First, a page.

Maker Calls New Bird Flu Vaccine More Effective
By DENISE GRADY
Published: July 27, 2006
A new vaccine against bird flu developed by GlaxoSmithKline is more
effective than any previous version and works at a far smaller dose, the
company reported yesterday on its Web site.
The ability to immunize people with small doses greatly increases the
possibility of making enough vaccine to protect much of the population in
the event of a pandemic.
Until now, high dosage requirements have been a major obstacle to making a
vaccine for avian flu. An earlier vaccine, made a year ago by Sanofi Pasteur
and stockpiled by the government, required such large doses that it would be
difficult or impossible to keep up with a pandemic.
GlaxoSmithKline said it had tested its vaccine in Belgium in 400 healthy
people, ages 18 to 60, who were then given blood tests to measure their
immune systems’ response. The tests showed that more than 80 percent of the
subjects were protected by two shots, each containing only 3.8 micrograms of
an antigen, an immunity-stimulating substance made from the bird flu virus.
By contrast, the first Sanofi vaccine protected only about 50 percent of the
test subjects, who received two shots with much higher doses, 90 micrograms
But health officials said it was too early to make any recommendations about
how and when the vaccine should be used if it reached the market. And it is
not clear that the vaccine would still be effective if the virus mutated.
The GlaxoSmithKline vaccine is not yet available, but the company expects to
seek approval for it this year from the Food and Drug Administration and
from drug agencies in other countries. A spokesman for the F.D.A., Paul
Richards, said, “We are encouraged by GSK’s promising report,” and added
that the vaccine would probably qualify for an accelerated approval process
that could be completed in six months. The vaccine will sell for the same
price as a standard flu shot, said Patty Seif, a GlaxoSmithKline
spokeswoman. Worldwide, that cost for consumers averages $8 to $12 a shot,
What sets the new product apart is that it includes an adjuvant, a substance
added to stir up the immune system and make the vaccine work better and at
lower doses. Alum is a common adjuvant, but it did not provide enough
enhancement with bird flu vaccine when tested by Sanofi.
The nature of GlaxoSmithKline’s adjuvant is a trade secret, but David Stout,
president for worldwide pharmaceuticals at the company, said the ingredients
had already been given to people in other products, though not in this
“How we mix and match is what’s proprietary,” he said.
Dr. Anthony S. Fauci, director of the National Institute of Allergy and
Infectious Diseases, said GlaxoSmithKline’s findings were “very, very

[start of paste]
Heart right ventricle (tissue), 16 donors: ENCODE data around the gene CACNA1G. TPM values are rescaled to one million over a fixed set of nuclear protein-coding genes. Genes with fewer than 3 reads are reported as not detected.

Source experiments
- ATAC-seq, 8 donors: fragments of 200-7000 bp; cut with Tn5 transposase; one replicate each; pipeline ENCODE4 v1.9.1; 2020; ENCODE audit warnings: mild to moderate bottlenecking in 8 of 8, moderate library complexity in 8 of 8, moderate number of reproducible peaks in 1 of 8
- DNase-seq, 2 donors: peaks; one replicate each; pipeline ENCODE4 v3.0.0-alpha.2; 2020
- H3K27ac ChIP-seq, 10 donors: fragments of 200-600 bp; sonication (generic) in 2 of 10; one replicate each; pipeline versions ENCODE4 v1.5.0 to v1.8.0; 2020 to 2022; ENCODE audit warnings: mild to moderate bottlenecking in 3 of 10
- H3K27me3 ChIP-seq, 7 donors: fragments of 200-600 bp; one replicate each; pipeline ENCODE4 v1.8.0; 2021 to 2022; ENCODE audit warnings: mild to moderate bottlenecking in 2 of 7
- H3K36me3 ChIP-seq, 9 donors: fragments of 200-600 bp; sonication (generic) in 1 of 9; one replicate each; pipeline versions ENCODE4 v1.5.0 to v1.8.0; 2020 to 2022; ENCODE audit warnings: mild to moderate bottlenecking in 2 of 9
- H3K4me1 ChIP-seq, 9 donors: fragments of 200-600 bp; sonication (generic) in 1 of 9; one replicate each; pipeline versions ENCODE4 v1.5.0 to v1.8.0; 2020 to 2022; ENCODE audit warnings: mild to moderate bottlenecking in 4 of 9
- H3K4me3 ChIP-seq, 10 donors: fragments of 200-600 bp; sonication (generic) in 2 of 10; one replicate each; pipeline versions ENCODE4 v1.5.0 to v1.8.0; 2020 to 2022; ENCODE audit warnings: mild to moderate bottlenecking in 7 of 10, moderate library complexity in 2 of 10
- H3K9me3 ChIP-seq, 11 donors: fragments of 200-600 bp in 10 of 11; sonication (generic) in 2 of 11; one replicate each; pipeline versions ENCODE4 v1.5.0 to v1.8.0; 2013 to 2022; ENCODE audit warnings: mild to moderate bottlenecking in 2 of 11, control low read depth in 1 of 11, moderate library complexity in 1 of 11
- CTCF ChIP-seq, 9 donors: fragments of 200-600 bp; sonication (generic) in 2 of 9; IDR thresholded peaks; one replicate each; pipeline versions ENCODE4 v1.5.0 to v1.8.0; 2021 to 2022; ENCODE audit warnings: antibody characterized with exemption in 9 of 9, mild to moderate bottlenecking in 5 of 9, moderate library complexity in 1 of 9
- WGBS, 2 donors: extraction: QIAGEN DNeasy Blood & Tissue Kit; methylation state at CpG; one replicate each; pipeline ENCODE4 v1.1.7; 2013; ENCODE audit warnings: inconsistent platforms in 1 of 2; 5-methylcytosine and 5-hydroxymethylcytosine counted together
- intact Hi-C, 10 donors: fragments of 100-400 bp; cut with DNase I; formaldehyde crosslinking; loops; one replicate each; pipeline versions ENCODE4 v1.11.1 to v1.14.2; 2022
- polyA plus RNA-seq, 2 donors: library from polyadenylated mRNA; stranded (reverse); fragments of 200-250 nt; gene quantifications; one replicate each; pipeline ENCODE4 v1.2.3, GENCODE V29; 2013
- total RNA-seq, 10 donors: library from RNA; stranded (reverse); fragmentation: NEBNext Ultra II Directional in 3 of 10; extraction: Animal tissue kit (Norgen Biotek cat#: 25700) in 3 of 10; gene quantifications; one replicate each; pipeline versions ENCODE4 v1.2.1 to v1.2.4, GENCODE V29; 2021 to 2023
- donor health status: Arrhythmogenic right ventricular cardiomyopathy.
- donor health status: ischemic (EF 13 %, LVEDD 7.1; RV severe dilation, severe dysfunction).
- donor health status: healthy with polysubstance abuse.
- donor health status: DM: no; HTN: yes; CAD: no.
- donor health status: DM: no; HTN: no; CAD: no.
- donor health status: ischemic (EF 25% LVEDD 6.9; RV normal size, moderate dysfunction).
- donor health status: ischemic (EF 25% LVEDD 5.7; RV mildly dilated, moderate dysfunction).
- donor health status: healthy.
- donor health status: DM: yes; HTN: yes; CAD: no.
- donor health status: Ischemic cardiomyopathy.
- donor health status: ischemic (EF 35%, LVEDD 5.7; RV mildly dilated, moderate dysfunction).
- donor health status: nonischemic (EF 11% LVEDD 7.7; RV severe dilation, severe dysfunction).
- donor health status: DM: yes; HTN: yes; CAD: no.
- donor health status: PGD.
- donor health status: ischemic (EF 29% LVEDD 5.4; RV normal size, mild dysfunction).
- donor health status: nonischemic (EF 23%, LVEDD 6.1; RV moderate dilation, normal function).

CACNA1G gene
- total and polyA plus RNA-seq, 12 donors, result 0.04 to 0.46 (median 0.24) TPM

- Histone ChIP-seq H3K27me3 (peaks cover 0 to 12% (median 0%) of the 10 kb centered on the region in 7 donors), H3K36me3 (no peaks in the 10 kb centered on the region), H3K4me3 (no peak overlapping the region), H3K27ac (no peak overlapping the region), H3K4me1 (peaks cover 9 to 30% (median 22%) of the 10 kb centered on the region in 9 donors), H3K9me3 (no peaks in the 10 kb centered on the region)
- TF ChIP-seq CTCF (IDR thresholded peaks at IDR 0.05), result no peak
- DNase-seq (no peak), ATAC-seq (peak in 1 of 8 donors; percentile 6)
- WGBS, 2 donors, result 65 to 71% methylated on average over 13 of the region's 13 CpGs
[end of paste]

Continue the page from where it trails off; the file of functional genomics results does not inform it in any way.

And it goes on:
impressive.” But he cautioned that the results were based only on blood
tests, not real-life exposure.
“The proof of the pudding is, how does it work in the field,” he said,
adding that it would be especially important to find out if the vaccine
still worked if the bird flu virus began to change genetically. It is too
early, he said, to tell what the government’s plans might be for buying and
stockpiling this vaccine.
Dr. David Nabarro, chief pandemic flu coordinator for the United Nations,
said: “Certainly this is welcome, but we’ve only had a press release. It’s
very difficult for any of us to comment in more than general terms.”
Dr. Irwin Redlener, head of the National Center for Disaster Preparedness at
Columbia University, said, “This is very promising technology, but what is
still not known is how well this vaccine will work on whatever the actual
strain is that produces a pandemic.”
Even so, he said, it would make sense for the government to stockpile about
40 million doses of the GlaxoSmithKline product and start using it if a
pandemic began. If the vaccine worked, more could be made; if it did not,
crash production of another vaccine would be needed.
Flu pandemics occur when people encounter new viral strains to which they
have no immunity. The bird flu virus now spreading around the world, known
as A(H5N1), is such a strain, but so far it has not managed to spread easily
to people or between them. If it were to mutate in a way that made it more
contagious among people, a deadly pandemic could erupt.
But, Dr. Nabarro warned, yet another new virus, totally unrelated to
A(H5N1), could pop up, and in that case the current vaccines will be
useless. The A(H5N1) virus could also mutate enough to make the vaccines
obsolete, he said.
“We’re a long way away from seeing this vaccine being part of the pandemic
preparedness strategy for governments, but it’s welcome news and likely to
be a step in the right direction,” he said.
Mr. Stout said the company had not yet met with government officials in any
country to make plans for the use of the vaccine.
He said that GlaxoSmithKline’s current production capacity for seasonal flu
vaccine was 60 million to 70 million doses a year, and that it could make an
equal amount of the bird flu vaccine. By 2008, it expects to be able to make
150 million doses a year. But those amounts can vary considerably.
The A(H5N1) virus has spread rapidly through birds in Asia, Europe and
Africa in the last few years. The virus attacks mainly birds, but some
humans have been infected, mostly through contact with birds. So far, the
disease has been highly lethal in people, killing more than half its
victims. It seems rarely to spread from person to person, but that could
Since 2003, 232 people in 10 countries have contracted bird flu, and 134
have died. The worst current outbreak is in Indonesia.